For most this wouldn’t be an issue. Most people think of their trusty Levis as their go to wardrobe staple when the invite reads casual or the dress code is up in the air. But to my eldest son, jeans have always been a form of denim torture, seamed tubes of dungaree agony. They were too tight, he didn’t like the waistband, he couldn’t run in them. The list went on and on. It is entirely possible that he had some sort of legitimate sensory issue that I ignored or glossed over or refused to have anything to do with. It is entirely possible I royally screwed with him by forcing him to wear jeans now and then. It may not have been the smartest move on my part. But I chose to pick that battle and it’s hard to retreat, even when you see the casualties laid out before you. The thing is, because the second one does or does not do everything the first one does or does not, now both of them balk at wearing anything but….sweats.

Sweatpants, or joggers, or comfy pants as my kids call them, are fine for hanging around the house on a Saturday. Before noon. They are fine for running to the shop in. Provided you are planning on showering and changing afterward. I would say they are even fine for working out, but no one wears them for working out anymore, it’s all lycra and spandex and wicking and dry weave. I know they are comfortable, I just feel like they don’t have any real place outside of the school gym. And I definitely don’t feel like they have a place in the classroom.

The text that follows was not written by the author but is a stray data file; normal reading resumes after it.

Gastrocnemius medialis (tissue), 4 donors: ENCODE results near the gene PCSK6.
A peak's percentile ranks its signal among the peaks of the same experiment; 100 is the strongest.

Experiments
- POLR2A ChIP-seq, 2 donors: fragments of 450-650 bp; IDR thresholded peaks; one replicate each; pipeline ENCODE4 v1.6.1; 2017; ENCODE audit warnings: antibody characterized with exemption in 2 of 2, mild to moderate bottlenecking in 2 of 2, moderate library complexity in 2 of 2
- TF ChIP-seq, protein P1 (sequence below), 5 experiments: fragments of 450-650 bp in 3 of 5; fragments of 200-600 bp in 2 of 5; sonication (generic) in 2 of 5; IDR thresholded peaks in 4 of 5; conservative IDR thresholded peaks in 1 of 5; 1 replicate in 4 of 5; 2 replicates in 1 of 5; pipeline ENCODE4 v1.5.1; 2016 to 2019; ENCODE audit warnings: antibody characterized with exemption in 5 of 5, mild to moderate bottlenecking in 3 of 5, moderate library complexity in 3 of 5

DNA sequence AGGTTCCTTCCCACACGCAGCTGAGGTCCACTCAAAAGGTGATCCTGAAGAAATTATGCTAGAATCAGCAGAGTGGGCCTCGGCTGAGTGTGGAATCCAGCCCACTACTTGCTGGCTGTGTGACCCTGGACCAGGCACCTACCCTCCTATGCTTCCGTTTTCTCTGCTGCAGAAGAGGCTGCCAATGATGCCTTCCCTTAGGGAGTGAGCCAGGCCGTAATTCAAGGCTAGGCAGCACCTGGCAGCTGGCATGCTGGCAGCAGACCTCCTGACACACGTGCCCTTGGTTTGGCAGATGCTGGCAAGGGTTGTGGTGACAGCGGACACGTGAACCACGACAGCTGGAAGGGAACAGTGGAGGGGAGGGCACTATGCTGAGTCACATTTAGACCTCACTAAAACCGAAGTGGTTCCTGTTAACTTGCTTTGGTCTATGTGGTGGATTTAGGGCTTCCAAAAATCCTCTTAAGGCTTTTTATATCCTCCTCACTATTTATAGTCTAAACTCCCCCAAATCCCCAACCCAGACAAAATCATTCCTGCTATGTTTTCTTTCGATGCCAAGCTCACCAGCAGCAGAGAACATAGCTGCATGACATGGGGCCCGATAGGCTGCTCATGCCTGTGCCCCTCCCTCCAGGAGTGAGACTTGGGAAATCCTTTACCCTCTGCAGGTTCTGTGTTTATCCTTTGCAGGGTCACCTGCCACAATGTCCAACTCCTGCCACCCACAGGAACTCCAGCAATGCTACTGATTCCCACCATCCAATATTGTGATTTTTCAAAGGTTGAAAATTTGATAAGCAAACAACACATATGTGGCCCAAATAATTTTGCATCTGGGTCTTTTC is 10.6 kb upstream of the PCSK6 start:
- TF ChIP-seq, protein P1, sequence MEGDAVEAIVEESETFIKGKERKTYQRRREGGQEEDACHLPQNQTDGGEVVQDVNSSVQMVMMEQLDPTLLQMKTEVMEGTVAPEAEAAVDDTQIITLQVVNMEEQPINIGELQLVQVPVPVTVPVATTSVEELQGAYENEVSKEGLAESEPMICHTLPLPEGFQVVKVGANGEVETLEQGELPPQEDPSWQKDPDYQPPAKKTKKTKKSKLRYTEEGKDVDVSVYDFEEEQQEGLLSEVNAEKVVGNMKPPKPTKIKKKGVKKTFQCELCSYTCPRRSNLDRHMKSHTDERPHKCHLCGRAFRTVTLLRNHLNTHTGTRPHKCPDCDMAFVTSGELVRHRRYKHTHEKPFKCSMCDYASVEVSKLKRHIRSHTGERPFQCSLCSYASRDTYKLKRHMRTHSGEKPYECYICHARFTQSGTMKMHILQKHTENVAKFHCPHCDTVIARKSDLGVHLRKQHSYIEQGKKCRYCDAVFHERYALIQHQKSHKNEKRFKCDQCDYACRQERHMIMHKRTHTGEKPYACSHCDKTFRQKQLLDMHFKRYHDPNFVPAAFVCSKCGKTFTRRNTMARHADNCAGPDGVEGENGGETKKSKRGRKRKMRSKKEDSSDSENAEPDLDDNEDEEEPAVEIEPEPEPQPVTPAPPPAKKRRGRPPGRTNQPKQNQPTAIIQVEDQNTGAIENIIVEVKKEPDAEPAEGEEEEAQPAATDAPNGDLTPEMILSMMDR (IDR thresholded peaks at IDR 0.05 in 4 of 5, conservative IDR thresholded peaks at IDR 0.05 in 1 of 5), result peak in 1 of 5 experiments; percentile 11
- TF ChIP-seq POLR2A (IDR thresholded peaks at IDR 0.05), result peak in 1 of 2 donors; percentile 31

I would happily volunteer even more of my time, chair the PTA, bake vegan gluten-free cookies for the bake sale and do face painting at the child/teacher conferences if my sons’ current school came up with a dress code that banned sweat pants.

Then I would have an excuse. It would be written and cemented in some sort of curriculum constitution. It would be in the rules. Because as it stands, the only reason I don’t want them to wear jogging pants to school is because I DON’T LIKE THEM.